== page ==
Just give Virgil van Dijk the Ballon d'Or now
Virgil Van Dijk shrugged off the question as adeptly as he has shrugged off all the of the best forwards on display in English and European football this season.
Messi’s talent is beyond compare, an otherworldly level of ability bestowed on only one man in the history of the game. But Barcelona have had, by their standards at least, a poor season which will result in the coach being fired and wholesale changes being made. And Luka Modric demonstrated last season that achievement trumps ability on some occasions.
Who has had a better year than Van Dijk, the signing who, in conjunction with Alison, transformed Liverpool into title contenders. The centre-back who has helped his side record six clean sheets en route to winning an unlikely Champions League trophy. The captain who has brought the Dutch back to the forefront of international football and could lift the Nations League trophy next week as well.
And what they have is one of the greatest defensive units ever assembled in English football. A rival to the units assembled by George Graham and Sir Alex Ferguson. Could they legitimately make the claim, as Klopp can, that in four of the five defensive positions they had genuinely world class players? Alisson, Trent Alexander-Arnold, Andy Robertson and Van Dijk are all surely in the top five players in their respective positions.
But even in the company of such excellence, Van Dijk stands apart. The official man of the match produced a monumental performance in Madrid to rival anything seen in this capital of football. Alert to every whiff of danger and dominant in all facets of his game, this was a defensive masterpiece. And when the remarkable stat emerged after the final whistle that Van Dijk has not been dribbled past in any of his last 64 matches for Liverpool, the incredible felt strangely credible.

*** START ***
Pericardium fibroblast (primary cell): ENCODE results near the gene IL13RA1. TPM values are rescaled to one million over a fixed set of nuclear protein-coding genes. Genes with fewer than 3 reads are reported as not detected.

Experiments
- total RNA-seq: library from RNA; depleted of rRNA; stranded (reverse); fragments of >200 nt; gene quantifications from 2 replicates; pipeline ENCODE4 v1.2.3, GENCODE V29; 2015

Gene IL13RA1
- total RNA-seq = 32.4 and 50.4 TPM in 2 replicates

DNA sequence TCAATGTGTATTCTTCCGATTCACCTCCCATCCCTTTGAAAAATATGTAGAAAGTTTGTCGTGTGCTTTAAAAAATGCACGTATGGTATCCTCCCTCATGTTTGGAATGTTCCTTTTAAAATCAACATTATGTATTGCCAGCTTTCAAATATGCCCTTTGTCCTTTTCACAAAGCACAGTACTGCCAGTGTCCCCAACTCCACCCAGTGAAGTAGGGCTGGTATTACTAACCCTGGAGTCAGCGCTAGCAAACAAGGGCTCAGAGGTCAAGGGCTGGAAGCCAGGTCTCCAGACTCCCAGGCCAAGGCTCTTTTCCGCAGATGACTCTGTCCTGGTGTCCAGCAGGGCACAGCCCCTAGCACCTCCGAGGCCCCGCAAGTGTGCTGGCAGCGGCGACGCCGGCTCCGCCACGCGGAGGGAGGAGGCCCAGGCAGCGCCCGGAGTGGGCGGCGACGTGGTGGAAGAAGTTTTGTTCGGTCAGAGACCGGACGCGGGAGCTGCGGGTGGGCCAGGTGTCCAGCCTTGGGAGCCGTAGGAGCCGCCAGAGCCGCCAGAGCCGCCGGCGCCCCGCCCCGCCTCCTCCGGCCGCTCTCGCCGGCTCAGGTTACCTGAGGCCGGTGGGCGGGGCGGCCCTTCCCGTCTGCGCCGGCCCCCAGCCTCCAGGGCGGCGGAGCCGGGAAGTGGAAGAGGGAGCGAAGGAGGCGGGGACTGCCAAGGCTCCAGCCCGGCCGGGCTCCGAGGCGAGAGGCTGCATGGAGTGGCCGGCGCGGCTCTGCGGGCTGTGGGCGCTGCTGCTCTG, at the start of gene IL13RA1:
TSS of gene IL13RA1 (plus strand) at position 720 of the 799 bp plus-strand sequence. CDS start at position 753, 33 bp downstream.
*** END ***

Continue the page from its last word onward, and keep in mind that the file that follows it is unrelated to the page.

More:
David Moyes, Roberto Martinez and Gareth Southgate were among the luminaries who selected the man of the match. It was left to former Werder Bremen coach Thomas Schaaf to explain why they chose Van Dijk. He said: "Van Dijk showed outstanding leadership and was Liverpool's best defender. He made crucial interventions when needed and played with a cool head throughout." Harry Kane was barely a factor.
For all their attacking talent, Liverpool’s extraordinary performances this season - where they have collected 97 points without reward in the league, losing only one game, and now conquered Europe - are founded on that extraordinary defence. That is truly what sets them apart from what came before. And Van Dijk has played the biggest part.
So could a defender win the Ballon d’Or?
The category may soon have to be adapted if we are still considering full-backs like Alexander-Arnold and Robertson as defenders, rather than attacking/defensive hybrids who wreak havoc in the final third. Their influence is spread across vast swathes of the pitch. But in terms of achievement, Van Dijk has clearly been the most consequential and influential defender since Fabio Cannavaro’s imperious displays won the 2006 World Cup for Italy, and the Ballon d’Or for himself.
Van Dijk has just come the first defender to win the PFA Player of the Year award since John Terry in 2005 and only the second since 1993. Beyond Cannavaro, no pure centre-backs have ever won the most coveted individual prize in football, although Matthias Sammer, Lothar Matthäus and Franz Beckenbauer all engaged in defensive roles. Recognition of this kind of rare indeed.
But who can seriously say he doesn’t deserve it? The world’s best defender has had his best ever season and his club have reached levels never before scaled. In terms of their stunning domestic points tally and their European Cup, that is the reality of the situation, even if Manchester City ended up winning a clean sweep of domestic titles.
Just give this man the Ballon d’Or now. The chances are he’ll have sniffed it out already. Nothing gets past Virgil van Dijk.